Displaying 11 - 20 of 76
Titlesort ascending Summary
State v. Bonilla

The issue before the court in this case is whether defendant's felony conviction for being a spectator at a cockfight (contrary to General Statutes § 53–247(c)) violates defendant's constitutional rights to assemble and associate, and his equal protection rights. In rejecting defendant's arguments, the court noted first that the right to assemble does not encompass the right to assemble for an unlawful purpose. Further, the right to associate was not infringed because "[a]ttending a cockfight as a spectator is neither a form of 'intimate association' nor a form of 'expressive association' as recognized by our courts or the United States Supreme Court . . ." As to defendant's claim of violation of equal protection, the court found that the aim of § 53–247(c)(4), criminalizing being a spectator at a cockfighting event, is rationally related to the legislative goal of preventing such fights from being staged.

State v. Ancona

Defendant Michael Ancona appealed his conviction of permitting a dog to roam at large in violation of General Statutes § 22-364(a). The defendant claims that (1) the court improperly held him responsible as a keeper of a dog when the owner was present and known to the authorities, and (2) the state adduced insufficient evidence to sustain his conviction. The plain language of the statute § 22-364(a) states that an “owner or keeper” is prohibited from allowing a dog to roam on a public highway. Either the owner or keeper or both can be held liable for a violation of the statute. The court also found sufficient evidence that defendant was the keeper of the pit bull: the dog stayed at his house, he initially responded to the incident and tried to pull the dog away, and defendant yelled at the Officer Rogers that she was not to take "his dog."

State v. Acker Defendant, the director of the Society for the Prevention of Cruelty to Animals of Connecticut, Inc., was charged with 63 counts of animal cruelty for failing to give animals “proper care by exposing [them] to conditions that placed [them] at risk of hypothermia, dehydration, or to conditions injurious to [their] well-being....” Defendant was the director of a nonprofit animal rescue organization and housed rescued dogs in an uninsulated outdoor barn heated solely by space heaters. After a trial, Defendant was convicted of 15 counts and acquitted of the remaining 48 counts of animal cruelty. On appeal, the defendant claimed that (1) there was insufficient evidence to support the conviction and (2)C.G.S.A. § 53-247(a) was unconstitutionally vague as applied to the facts of this case. The appellate court rejected defendant’s claims and affirmed the trial court’s decision.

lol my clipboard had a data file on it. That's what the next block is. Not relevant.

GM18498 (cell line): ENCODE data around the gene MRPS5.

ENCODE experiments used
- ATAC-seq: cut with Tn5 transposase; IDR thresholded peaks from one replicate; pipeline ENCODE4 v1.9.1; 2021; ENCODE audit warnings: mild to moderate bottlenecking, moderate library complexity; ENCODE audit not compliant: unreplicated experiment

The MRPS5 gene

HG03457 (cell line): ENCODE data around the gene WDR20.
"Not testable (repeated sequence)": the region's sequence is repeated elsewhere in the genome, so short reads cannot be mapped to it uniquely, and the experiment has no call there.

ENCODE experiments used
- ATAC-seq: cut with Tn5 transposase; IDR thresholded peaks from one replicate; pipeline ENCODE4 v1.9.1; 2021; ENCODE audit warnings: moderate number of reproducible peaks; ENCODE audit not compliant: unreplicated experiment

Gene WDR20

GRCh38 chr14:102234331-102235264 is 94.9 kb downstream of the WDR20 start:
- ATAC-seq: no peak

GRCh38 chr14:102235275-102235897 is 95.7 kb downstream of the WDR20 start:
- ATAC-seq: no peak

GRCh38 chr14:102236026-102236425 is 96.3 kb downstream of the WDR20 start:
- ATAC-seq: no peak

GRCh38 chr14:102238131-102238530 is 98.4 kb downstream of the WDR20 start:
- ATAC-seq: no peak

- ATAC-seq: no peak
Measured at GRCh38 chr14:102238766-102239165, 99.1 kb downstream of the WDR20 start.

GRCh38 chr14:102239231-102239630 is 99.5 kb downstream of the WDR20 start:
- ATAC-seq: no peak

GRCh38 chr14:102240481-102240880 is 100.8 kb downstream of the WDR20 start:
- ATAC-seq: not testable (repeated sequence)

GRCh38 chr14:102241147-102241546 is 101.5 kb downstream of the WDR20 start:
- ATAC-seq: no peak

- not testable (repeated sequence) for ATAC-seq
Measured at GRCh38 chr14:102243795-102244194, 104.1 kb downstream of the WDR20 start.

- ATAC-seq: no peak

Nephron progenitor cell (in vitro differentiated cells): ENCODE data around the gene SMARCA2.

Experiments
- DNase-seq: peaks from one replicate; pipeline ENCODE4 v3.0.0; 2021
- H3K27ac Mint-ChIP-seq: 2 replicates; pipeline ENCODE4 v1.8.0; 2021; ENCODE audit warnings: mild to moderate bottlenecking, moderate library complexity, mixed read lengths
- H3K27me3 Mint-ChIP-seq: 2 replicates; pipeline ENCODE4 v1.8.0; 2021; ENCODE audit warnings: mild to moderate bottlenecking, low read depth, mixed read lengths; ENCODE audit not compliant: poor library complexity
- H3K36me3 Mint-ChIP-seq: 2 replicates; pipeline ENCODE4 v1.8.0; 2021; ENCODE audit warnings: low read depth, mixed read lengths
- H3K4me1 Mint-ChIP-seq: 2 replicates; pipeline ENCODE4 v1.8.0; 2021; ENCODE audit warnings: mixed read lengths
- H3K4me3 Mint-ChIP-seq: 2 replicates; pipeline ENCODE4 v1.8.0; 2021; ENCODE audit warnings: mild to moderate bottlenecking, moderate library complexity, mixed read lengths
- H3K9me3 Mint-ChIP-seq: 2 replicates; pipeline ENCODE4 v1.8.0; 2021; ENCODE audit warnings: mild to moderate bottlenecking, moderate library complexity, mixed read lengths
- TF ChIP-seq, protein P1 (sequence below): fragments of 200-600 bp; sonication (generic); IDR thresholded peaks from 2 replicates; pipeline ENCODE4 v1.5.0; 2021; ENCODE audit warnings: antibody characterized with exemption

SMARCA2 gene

State ex rel. Griffin v. Thirteen Horses

Defendant's horses were seized on December 14, 2005 pursuant to a search and seizure warrant signed by the court. The warrant was sought, in part, on affidavits that alleged possible violations of the Cruelty to Animals statutory provisions. Defendant Rowley filed the instant motion to dismiss for lack of subject matter jurisdiction arguing that the court lacks jurisdiction because the state has failed to comply with the provisions of § 22-329a and because the search and seizure warrant is invalid. Specifically, defendant maintains that the phrase in subsection (a) authorizing the chief animal control officer to "lawfully take charge of any animal found neglected or cruelly treated" merely allows the officer to enter the owner's property to care for the animal, but does not authorize seizure of the animal without a prior judicial determination. This court rejected Rowley's interpretation of the phrase "lawfully take charge." The court found that, as a practical matter, it is inconceivable that animal control officers, having found animals that are neglected or cruelly treated, would then leave them at the property.

Presidential Village, LLC v. Phillips In this case, a landlord brought a summary process action against a tenant who lived in the federally subsidized apartment, based on tenant's keeping of “emotional support dog” in violation of a pet restriction clause in the tenant's lease. The trial court entered judgment in favor of tenant, based on equity, and the landlord appealed. The appeal was transferred to the Supreme Court of Connecticut. The Court held that: 1) appeal was not rendered moot by landlord's commencement of second summary process action against tenant, which was dismissed; 2) trial court could not rely on “spirit” of Department of Housing and Urban Development in exercising equitable discretion to enter judgment in favor of tenant; 3) trial court abused its discretion in applying doctrine of equitable nonforfeiture; and 4) summary process action was “civil action” to which medical treatment report exception to hearsay rule could be applied to allow for admission of letter from physician and social worker of tenant's niece concerning dog's benefit to niece. Reversed and remanded.